About me

I'm an Associate Professor of Philosophy at the University of Oxford and Fairfax Fellow and Tutor in Philosophy at Balliol College.

My main areas of research are metaphysics, ethics and legal philosophy, but I also have interests in philosophy of science and philosophy of mind. Click here for details of published and forthcoming work.

You can get in touch with me at alexander.kaiserman@philosophy.ox.ac.uk



  1. Against Accomplice Liability, in J. Gardner, L. Green & B. Leiter (eds.), Oxford Studies in Philosophy of Law: Volume 4, Oxford: OUP (forthcoming). Argues against accomplice liability and for a very different way of criminalising those who help or encourage others to commit crimes.
  2. Responsibility and the 'Pie Fallacy', Philosophical Studies (forthcoming). On the fallacy of thinking there is a fixed amount of responsibility for every outcome, to be divided among those who are responsible for it.
  3. Alternative Possibilities in Context, Inquiry (forthcoming). A (pessimistic) assessment of attempts to reconcile the PAP with our intuitions in Frankfurt cases by exploiting the context-sensitivity of 'could have done otherwise'.
  4. Reasons-Sensitivity and Degrees of Free Will, Philosophy and Phenomenological Research (forthcoming). A development of the idea that reasons-sensitivity and free will come in degrees.
  5. Causal Contribution in War (with Helen Beebee), Journal of Applied Philosophy 37(3), 364-377 (2020). **Winner of the JAP Best Article Prize, 2020** An assessment of recent attempts to limit liability to defensive attack in war that appeal to the concept of degrees of causal contribution.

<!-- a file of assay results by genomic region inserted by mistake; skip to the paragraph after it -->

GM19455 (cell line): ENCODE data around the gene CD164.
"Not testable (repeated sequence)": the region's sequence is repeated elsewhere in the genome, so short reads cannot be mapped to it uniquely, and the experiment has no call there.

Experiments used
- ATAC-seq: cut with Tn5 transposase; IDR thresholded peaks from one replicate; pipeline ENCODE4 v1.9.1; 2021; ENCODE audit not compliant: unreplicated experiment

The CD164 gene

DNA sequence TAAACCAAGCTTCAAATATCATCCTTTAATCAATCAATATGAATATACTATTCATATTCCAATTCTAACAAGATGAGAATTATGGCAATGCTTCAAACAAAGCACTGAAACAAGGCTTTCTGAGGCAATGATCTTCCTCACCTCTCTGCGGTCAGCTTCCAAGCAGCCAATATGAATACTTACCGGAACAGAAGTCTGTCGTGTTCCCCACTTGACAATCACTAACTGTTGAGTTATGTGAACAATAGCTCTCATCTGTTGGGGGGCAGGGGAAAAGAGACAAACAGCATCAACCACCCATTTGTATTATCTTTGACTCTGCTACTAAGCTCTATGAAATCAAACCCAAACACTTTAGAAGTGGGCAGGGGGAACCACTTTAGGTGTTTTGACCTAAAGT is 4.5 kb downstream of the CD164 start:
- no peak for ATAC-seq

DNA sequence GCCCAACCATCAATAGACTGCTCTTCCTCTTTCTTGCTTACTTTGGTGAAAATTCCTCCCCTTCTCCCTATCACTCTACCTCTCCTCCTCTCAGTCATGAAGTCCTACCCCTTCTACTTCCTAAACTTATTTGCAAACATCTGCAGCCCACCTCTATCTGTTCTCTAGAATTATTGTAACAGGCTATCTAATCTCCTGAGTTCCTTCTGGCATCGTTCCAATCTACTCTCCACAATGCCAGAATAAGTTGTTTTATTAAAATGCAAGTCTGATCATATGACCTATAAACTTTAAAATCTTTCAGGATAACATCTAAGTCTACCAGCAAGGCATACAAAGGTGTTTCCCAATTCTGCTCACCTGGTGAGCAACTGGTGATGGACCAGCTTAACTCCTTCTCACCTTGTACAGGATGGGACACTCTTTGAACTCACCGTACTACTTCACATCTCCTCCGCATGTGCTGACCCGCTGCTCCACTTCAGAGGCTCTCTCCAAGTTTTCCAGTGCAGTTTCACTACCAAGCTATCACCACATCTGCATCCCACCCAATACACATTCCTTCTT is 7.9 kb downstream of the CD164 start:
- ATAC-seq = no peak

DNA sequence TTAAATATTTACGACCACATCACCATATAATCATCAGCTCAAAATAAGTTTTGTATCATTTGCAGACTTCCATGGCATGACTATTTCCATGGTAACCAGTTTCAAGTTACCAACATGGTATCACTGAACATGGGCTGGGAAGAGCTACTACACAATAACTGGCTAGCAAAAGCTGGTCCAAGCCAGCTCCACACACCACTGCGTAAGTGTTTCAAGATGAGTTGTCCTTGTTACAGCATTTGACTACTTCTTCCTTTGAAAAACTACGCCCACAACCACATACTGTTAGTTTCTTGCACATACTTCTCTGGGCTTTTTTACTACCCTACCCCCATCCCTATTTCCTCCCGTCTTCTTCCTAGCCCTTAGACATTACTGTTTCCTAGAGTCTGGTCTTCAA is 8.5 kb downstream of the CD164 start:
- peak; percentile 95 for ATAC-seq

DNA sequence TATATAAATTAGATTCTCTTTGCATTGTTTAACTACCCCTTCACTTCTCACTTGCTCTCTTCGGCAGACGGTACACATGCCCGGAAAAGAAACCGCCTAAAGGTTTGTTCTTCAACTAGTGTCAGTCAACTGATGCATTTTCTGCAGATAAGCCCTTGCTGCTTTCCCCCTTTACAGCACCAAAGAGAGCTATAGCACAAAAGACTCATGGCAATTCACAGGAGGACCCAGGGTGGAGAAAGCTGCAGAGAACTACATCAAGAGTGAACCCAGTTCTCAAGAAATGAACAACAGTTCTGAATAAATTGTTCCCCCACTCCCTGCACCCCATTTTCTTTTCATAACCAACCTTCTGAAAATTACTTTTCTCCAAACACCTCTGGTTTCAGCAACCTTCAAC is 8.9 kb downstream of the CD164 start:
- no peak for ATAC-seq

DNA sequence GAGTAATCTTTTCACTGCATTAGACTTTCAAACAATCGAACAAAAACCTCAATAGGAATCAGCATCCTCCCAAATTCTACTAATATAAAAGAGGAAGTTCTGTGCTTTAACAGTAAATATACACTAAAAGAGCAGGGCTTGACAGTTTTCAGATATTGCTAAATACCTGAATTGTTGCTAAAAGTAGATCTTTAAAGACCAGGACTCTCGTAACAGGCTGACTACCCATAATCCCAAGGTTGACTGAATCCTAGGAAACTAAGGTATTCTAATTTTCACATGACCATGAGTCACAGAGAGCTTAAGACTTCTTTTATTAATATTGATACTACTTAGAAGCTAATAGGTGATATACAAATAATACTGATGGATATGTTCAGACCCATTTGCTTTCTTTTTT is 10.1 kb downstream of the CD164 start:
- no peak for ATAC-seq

6. Interventionism and Mental Surgery, Erkenntnis 85(4), 919-935 (2020). A response to John Campbell's claim that the interventionist account of causation must be amended if it is to be applied to causation in psychology.
  7. Stage Theory and the Personite Problem, Analysis 79(2), 215-222 (2019). A response to Mark Johnston's claim that four dimensionalist theories of persistence have disastrous consequences for ethics.
  8. 'More of a Cause': Recent Work on Degrees of Causation and Responsibility, Philosophy Compass 13(7), e12498 (2018). A review article on degrees of causation.
  9. Partial Liability, Legal Theory 23(1), 1-26 (2017). Argues that a defendant should be held liable for a claimant's loss only to the degree to which the defendant's wrongdoing contributed to the causing of the loss.
  10. Causes and Counterparts, Australasian Journal of Philosophy 95(1), 17-28 (2017). An attempt to combine David Lewis's counterpart-theoretic approach to de re modality with his counterfactual theory of causation.
  11. Necessary Connections in Context, Erkenntnis 82(1), 45-64 (2017). An attempt to combine the idea that causes necessitate their effects with Angelika Kratzer's semantics of modality.
  12. Causal Contribution, Proceedings of the Aristotelian Society 116(3), 387-394 (2016). An explanation and defence of the claim that causal contribution comes in degrees.


  1. Why Free Will is Real, by Christian List (with Daniel Kodsi), Mind (forthcoming).
  2. Causation and Free Will, by Carolina Sartorio (with Daniel Kodsi), Criminal Law and Philosophy 13, 551-559 (2019).
  3. Proof of Causation in Tort Law, by Sandy Steel, The Cambridge Law Journal 75(3), 641-644 (2016).

In Progress

  • A paper on time-travel
  • A paper on prepunishment
  • A paper on causal proportionality

Drafts available on request.


I've taught and lectured in metaphysics, epistemology, philosophy of mind, philosophy of language, logic, philosophy of law, philosophy of science, and early modern philosophy.

Some recent graduate class syllabi:

Curriculum vitae

Click here to download a copy of my CV.